The Venus Fly Trap, Dionaea muscipula (meaning Dionaea's, or Aphrodite, the daughter of Dione, Mousetrap), is a carnivorous plant native only to a small area of the US, the sandy bogs and swamplands of North and South Carolina. These regions have very nutrient-poor soil, making plant life difficult and so they catch flies to supplement their diets with extra nitrogen. Because of this, they have unique needs for their care. They need as much light as you can give them. Direct bright sunlight at least four hours a day is best. Too many chemicals or even nutrients (that are usually good for plants) will kill them. For this reason, water them with pure water, either distilled, rain water and do not give them plant food. Plant them in a nutrient poor medium such as peat, sphagnum moss, sand or perlite, or some combination. They are perennial plants and so they grow and bloom over the spring and summer and then die back every winter, growing back in the spring from their energy reserves saved up in the rhizome or root-stock. They can withstand frost and light freezes but not freezes that last an extended period of time. They propagate by two methods, by seed from the flower as through the rhizome, which are runners that start new plants wherever they take root.
It preys on insects with its unique leaves. The leaves have a broad flat typical leaf-like region called the leaf-base that is capable of carrying out photosynthesis and grows out of the ground, and the trapping mechanism, the leaf-blade, at the end of the leaf that is composed of two lobes with hinged together by a midrib. Each trap usually has between two and five "trigger" hairs on each lobe. The edge of the trap is lined with teeth or finger-like cilia that lace together when the trap shuts. The leaf-base and leaf-blade are joined together by the petiole. On the upper portion of each side of the trap the Venus Fly Trap there are anthocyanins, which are little pigments that appear red or purple on the surface of the trap. This coloration is helps to draw in insects, as does a type of protein, mucilage, a sweet smelling nectar, that the trap secretes. Once the insect has landed on the leaf, it begins to crawl around on the leaf surface lapping up the mucilage, inadvertently touching the trigger hairs on the leaf, causing the trap to snap shut.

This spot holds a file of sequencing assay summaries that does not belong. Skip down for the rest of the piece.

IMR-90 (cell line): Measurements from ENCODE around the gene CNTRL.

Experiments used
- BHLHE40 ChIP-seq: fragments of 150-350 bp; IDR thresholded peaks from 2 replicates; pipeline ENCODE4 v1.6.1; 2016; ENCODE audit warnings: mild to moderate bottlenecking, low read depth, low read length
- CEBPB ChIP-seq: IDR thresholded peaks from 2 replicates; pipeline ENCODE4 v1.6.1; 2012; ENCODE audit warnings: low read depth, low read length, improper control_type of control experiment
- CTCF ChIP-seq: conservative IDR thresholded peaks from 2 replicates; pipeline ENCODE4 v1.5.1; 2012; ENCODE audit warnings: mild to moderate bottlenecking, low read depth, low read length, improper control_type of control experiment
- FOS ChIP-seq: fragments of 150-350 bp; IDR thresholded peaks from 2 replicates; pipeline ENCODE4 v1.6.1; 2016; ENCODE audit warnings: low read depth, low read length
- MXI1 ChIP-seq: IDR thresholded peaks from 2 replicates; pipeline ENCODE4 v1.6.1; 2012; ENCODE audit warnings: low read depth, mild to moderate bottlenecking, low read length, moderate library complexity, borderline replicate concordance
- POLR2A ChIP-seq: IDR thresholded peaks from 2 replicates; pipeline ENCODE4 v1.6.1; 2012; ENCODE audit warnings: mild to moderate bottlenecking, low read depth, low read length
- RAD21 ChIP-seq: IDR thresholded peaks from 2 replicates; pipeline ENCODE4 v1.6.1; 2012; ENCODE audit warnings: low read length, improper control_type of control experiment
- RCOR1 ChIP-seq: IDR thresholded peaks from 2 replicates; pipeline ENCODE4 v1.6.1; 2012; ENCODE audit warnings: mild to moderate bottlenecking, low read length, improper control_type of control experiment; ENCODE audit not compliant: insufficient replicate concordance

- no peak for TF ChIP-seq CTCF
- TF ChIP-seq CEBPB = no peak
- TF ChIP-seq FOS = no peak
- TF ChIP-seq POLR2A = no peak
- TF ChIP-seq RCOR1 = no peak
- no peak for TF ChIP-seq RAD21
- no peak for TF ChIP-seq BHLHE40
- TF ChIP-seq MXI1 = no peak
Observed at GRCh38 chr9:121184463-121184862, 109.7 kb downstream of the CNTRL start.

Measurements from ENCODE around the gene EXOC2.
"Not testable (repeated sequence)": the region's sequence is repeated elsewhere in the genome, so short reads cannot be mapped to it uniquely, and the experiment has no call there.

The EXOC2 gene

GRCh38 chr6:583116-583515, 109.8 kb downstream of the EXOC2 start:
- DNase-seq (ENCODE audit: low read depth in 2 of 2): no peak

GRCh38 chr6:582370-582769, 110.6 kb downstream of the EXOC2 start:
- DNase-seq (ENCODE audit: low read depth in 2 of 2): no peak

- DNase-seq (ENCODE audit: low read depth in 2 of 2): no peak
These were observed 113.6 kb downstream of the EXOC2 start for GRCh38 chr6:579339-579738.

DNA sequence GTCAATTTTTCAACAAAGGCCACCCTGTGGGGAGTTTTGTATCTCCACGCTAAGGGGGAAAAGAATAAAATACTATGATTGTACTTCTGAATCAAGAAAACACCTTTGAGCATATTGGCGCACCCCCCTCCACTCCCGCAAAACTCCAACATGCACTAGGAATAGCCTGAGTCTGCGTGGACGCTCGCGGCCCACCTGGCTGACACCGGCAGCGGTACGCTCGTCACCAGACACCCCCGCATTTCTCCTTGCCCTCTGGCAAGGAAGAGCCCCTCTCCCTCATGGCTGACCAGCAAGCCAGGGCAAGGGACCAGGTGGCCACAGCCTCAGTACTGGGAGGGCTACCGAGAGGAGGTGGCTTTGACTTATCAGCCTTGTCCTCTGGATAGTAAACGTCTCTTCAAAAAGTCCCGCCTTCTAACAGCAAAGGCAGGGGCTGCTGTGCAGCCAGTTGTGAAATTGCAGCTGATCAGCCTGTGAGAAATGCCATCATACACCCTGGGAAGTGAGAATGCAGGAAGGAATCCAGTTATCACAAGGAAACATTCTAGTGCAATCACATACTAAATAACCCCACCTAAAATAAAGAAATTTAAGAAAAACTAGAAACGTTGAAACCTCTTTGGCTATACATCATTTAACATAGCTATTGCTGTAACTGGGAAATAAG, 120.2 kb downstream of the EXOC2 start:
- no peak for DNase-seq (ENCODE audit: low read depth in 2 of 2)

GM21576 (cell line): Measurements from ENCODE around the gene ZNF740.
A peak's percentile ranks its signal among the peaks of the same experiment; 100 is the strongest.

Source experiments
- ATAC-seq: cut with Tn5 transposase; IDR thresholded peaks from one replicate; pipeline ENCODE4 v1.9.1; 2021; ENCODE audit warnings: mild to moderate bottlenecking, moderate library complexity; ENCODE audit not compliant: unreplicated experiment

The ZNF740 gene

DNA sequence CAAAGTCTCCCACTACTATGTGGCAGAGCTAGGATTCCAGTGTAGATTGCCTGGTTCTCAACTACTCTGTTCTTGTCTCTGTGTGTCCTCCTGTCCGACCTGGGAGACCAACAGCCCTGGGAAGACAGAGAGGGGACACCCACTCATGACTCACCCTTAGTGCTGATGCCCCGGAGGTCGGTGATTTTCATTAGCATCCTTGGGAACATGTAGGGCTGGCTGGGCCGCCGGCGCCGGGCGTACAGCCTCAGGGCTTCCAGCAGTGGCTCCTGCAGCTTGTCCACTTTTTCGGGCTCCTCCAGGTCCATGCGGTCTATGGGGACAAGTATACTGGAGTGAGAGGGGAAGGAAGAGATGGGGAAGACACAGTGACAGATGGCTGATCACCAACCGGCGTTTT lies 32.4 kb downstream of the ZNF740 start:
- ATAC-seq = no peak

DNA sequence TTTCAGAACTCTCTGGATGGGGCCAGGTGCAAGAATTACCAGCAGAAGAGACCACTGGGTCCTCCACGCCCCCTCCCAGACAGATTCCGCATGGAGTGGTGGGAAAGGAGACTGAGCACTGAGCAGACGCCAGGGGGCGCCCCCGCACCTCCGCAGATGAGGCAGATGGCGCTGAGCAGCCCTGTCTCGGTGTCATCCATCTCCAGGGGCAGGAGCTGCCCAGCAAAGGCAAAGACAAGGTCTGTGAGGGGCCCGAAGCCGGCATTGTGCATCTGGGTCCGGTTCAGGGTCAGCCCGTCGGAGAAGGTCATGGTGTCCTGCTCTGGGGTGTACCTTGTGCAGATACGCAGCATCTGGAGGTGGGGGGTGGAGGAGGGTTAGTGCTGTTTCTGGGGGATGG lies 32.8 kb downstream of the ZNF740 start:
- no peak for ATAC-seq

If the initial snap of the trap is successful in capturing prey, then the trap will begin the tightening phase, which usually causes the struggling prey inside the to touch the trigger hairs, giving the plant the signal to continue to tighten its hold on the victim. On the other hand, if the prey is small enough, it can slip through the teeth of the trap and escape. If the trap is unsuccessful in capturing any prey when it closes because the prey was able to escape or it was trigger to close by a leaf, a couple drops of rain, or by a person sticking a finger or stick into the trap, the tightening phase will not occur. The trap will slowly begin to reopen and should be fully open again within a day or two. However, if the trap is triggered to close many time, it will eventually turn black and die, which is the reason it is not suggested that the trap be triggered by a pencil or other source, just to see the leaves close. If the plant has been successful in trapping an insect and the tightening phase has occurred, the rims of the lobes just underneath the teeth on either side of the trap are pushed tightly together. Once the seal is tight, the digestive enzymes are released, drowning the insect and beginning the digestion process. For the next five to 12 days, the trap will remain closed while it performs digestion. During this time it will continue to secrete digestive enzymes that will dissolve the soft tissues of the insect releasing the nutrients contained within it so that they can be absorbed into the leaf. After the digestion of the meal is finished, the leaf will reabsorb the digestive fluid. This signals the plant to reopen the trap. What is left is the exoskeleton of the digested insect. This is either washed out by rain, blown out by wind, or serves as a lure for the trap's next victim. Often spiders and ants are lured in by the dead insect and end up as a second meal for the trap. After several captures, the trap will stop working, turn black and drop off. The plant can can be fed hand-fed, but the plant should not be fed more than once a week. You must feed it freshly killed (or live) insects and not people food, like hamburger. If the plant does not get any insects at all, it may survive but it will not grow very well.